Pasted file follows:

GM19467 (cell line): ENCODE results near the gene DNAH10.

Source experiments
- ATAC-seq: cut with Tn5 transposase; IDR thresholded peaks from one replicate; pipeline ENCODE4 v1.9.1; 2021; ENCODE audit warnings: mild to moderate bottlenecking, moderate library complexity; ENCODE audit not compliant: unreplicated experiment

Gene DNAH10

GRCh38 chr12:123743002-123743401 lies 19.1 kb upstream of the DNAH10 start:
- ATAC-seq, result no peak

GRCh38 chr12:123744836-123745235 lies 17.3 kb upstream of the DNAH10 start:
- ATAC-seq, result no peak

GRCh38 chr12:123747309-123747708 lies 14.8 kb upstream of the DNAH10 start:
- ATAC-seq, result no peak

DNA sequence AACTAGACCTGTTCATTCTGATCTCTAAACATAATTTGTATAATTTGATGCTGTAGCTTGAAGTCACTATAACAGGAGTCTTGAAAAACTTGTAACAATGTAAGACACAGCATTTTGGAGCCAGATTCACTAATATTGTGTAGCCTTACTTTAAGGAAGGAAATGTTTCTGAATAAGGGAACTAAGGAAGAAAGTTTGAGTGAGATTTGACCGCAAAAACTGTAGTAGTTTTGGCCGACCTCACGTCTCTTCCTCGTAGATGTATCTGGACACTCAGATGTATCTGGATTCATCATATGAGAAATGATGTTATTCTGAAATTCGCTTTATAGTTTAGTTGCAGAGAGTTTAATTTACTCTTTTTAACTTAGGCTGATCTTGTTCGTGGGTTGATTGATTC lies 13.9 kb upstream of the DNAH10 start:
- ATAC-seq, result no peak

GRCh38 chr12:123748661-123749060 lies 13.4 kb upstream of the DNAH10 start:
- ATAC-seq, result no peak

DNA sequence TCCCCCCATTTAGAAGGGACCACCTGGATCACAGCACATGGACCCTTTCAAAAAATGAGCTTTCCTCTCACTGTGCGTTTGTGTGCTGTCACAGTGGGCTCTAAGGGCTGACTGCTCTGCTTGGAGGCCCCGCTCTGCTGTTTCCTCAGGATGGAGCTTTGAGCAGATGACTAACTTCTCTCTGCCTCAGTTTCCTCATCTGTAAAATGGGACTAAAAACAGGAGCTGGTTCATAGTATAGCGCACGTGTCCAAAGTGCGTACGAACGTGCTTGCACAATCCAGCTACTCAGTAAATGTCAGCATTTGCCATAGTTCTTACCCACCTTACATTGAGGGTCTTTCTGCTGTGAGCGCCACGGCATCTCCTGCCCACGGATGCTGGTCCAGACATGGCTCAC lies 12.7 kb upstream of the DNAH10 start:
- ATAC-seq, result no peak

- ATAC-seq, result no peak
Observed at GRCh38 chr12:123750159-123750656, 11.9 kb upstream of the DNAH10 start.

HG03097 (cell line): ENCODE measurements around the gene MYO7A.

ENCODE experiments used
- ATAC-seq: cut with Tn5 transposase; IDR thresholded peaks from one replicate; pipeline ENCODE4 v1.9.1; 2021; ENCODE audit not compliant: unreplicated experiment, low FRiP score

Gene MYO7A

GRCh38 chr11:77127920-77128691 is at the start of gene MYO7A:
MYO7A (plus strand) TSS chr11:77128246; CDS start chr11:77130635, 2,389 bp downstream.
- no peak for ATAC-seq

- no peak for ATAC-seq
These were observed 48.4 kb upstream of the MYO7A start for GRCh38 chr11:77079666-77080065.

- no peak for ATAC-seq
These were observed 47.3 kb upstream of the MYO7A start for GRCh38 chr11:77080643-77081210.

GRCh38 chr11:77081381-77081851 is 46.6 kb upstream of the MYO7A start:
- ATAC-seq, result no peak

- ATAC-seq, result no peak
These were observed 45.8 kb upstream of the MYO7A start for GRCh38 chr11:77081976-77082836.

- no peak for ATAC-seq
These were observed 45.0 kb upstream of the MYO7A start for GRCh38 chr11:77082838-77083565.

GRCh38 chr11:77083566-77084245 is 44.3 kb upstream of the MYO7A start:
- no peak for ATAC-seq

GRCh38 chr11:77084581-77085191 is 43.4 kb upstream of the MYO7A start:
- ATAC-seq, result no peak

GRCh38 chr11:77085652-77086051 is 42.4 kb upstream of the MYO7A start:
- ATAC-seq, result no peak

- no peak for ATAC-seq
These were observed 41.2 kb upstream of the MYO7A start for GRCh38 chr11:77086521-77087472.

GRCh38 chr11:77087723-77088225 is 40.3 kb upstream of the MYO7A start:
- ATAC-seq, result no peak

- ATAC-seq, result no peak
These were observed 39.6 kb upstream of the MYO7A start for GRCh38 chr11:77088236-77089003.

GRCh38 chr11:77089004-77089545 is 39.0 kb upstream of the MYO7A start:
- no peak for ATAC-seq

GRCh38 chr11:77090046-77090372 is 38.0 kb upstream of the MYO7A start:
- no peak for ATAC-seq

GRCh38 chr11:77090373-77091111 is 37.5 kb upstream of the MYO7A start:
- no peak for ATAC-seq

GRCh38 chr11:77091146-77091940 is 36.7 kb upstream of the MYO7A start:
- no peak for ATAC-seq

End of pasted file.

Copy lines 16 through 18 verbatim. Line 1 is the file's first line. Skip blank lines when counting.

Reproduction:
- ATAC-seq, result no peak

- ATAC-seq, result no peak
Observed at GRCh38 chr12:123750159-123750656, 11.9 kb upstream of the DNAH10 start.